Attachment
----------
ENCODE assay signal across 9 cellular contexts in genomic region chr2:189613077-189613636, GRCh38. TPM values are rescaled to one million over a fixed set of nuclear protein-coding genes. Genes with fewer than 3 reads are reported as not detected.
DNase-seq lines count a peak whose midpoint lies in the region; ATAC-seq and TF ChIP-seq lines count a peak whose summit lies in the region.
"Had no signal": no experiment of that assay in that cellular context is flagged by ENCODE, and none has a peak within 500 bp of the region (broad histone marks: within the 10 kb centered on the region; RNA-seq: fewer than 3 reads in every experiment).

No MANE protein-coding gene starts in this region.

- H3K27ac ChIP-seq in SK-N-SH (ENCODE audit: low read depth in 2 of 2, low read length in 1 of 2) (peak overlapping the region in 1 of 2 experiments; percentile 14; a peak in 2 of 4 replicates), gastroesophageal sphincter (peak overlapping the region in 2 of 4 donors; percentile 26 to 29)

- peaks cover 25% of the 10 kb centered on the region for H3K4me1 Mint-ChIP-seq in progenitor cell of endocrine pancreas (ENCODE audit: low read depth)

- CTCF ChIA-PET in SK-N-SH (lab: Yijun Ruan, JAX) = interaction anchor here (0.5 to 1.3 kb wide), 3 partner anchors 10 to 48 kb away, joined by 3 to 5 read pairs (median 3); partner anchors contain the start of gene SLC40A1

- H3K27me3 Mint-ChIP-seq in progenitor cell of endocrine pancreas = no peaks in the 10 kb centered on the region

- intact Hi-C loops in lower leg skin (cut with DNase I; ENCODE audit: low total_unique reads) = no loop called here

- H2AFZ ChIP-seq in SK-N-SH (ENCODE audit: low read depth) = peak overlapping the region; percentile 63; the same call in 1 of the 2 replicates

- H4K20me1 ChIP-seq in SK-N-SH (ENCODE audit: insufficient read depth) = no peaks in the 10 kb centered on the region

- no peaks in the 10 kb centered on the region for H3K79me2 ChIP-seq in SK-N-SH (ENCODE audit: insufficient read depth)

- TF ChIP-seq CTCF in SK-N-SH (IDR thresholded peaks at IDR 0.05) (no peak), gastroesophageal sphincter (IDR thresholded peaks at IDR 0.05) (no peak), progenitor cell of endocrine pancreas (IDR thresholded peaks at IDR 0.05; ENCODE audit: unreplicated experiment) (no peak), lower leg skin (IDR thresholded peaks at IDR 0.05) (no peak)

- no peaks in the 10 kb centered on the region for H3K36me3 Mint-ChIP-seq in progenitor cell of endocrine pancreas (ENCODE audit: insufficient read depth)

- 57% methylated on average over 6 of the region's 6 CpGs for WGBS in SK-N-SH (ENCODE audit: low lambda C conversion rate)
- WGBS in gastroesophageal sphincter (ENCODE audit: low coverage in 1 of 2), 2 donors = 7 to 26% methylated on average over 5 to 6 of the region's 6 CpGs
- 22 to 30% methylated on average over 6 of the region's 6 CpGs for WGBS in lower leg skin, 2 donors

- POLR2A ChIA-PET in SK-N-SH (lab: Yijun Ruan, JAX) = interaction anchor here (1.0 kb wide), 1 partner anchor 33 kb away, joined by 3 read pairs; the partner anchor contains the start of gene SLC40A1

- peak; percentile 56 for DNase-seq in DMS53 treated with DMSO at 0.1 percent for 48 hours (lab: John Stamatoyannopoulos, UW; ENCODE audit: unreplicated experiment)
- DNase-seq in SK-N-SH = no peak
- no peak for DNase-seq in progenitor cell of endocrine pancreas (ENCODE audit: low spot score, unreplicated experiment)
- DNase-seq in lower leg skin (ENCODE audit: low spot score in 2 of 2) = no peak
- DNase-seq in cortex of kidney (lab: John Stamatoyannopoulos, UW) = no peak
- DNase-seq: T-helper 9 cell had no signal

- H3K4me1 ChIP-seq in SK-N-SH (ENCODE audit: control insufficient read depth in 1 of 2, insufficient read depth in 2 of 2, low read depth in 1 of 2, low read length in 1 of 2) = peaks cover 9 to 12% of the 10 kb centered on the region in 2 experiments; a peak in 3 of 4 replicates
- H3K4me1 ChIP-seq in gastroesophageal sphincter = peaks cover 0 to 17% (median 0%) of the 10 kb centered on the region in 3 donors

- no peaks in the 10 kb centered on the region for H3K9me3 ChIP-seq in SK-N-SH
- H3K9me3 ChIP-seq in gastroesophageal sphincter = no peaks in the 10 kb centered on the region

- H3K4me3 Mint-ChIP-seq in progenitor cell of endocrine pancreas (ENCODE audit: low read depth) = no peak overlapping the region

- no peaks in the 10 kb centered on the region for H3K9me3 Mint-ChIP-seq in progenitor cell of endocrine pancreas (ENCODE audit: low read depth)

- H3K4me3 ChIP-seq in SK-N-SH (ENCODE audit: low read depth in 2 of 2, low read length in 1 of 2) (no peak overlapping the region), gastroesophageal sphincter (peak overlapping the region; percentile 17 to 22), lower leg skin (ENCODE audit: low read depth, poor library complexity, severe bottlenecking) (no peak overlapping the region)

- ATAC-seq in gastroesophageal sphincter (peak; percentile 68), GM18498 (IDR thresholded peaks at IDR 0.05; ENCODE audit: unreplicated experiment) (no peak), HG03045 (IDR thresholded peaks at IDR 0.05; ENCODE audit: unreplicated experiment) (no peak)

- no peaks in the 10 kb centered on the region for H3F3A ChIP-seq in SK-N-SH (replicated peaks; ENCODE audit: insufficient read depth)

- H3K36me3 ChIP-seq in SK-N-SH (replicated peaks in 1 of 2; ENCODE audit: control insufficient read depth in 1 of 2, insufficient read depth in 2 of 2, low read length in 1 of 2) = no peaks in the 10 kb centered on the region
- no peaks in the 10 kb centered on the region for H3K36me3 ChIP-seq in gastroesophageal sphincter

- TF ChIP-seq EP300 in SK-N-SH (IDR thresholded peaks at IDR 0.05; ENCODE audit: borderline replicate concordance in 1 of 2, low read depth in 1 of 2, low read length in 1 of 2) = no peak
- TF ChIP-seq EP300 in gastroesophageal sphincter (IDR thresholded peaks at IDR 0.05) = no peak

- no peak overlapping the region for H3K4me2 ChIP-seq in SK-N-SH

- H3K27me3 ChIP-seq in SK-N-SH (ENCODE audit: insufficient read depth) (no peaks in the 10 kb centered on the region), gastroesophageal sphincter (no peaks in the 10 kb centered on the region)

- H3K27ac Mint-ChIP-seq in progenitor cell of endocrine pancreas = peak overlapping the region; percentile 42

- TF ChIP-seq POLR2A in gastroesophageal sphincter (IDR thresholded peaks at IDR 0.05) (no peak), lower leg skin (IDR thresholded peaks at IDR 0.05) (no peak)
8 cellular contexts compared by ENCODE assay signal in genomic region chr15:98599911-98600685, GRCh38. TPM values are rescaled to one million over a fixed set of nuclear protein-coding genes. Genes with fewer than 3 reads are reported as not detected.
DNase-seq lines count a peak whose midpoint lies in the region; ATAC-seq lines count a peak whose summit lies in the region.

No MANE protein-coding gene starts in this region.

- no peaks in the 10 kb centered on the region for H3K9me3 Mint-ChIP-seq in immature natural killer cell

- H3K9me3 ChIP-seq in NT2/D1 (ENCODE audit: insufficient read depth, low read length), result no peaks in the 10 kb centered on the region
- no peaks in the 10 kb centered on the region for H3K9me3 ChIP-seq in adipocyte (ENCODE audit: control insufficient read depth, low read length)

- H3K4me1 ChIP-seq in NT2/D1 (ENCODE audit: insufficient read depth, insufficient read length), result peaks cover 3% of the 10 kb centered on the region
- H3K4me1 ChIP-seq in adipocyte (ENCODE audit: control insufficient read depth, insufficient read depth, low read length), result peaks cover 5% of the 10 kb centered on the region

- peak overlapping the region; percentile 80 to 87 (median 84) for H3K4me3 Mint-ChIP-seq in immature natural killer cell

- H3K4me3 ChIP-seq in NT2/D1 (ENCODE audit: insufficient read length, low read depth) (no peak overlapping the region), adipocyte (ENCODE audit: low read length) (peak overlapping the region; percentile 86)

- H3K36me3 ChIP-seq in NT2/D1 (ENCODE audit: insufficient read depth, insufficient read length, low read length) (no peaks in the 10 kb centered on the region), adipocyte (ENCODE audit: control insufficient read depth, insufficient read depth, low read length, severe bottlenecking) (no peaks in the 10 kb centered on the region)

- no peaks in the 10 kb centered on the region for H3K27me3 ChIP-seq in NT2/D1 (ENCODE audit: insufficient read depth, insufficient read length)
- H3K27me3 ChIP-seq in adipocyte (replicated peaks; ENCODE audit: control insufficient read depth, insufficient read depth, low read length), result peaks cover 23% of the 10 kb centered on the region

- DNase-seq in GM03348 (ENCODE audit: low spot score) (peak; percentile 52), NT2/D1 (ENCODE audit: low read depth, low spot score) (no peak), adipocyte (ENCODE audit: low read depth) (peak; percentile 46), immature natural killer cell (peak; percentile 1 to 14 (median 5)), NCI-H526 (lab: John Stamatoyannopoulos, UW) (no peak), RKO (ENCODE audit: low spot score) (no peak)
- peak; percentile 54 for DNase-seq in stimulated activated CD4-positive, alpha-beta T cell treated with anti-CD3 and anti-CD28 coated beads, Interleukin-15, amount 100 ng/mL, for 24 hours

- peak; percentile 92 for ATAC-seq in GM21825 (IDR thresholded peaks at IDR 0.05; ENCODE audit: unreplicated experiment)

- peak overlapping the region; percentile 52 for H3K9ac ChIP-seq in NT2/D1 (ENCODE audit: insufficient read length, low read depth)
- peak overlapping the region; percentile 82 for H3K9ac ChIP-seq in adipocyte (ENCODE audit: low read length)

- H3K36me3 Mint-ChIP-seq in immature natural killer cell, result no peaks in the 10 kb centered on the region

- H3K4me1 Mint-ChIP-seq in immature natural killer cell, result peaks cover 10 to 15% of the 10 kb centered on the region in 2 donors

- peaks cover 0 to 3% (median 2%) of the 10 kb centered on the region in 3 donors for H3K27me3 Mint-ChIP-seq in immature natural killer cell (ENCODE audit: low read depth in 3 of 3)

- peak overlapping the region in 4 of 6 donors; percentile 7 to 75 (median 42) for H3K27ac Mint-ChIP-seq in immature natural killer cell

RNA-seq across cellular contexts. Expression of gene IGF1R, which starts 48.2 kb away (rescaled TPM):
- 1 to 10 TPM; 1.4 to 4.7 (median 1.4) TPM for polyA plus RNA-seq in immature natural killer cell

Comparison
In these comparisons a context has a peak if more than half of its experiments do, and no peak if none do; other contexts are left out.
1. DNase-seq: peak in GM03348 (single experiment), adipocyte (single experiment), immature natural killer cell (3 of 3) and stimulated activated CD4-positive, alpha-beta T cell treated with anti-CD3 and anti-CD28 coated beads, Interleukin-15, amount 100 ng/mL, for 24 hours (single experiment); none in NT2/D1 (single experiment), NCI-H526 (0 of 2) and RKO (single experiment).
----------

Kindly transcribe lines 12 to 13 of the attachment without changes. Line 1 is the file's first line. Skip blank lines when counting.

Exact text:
- no peaks in the 10 kb centered on the region for H3K79me2 ChIP-seq in SK-N-SH (ENCODE audit: insufficient read depth)

- TF ChIP-seq CTCF in SK-N-SH (IDR thresholded peaks at IDR 0.05) (no peak), gastroesophageal sphincter (IDR thresholded peaks at IDR 0.05) (no peak), progenitor cell of endocrine pancreas (IDR thresholded peaks at IDR 0.05; ENCODE audit: unreplicated experiment) (no peak), lower leg skin (IDR thresholded peaks at IDR 0.05) (no peak)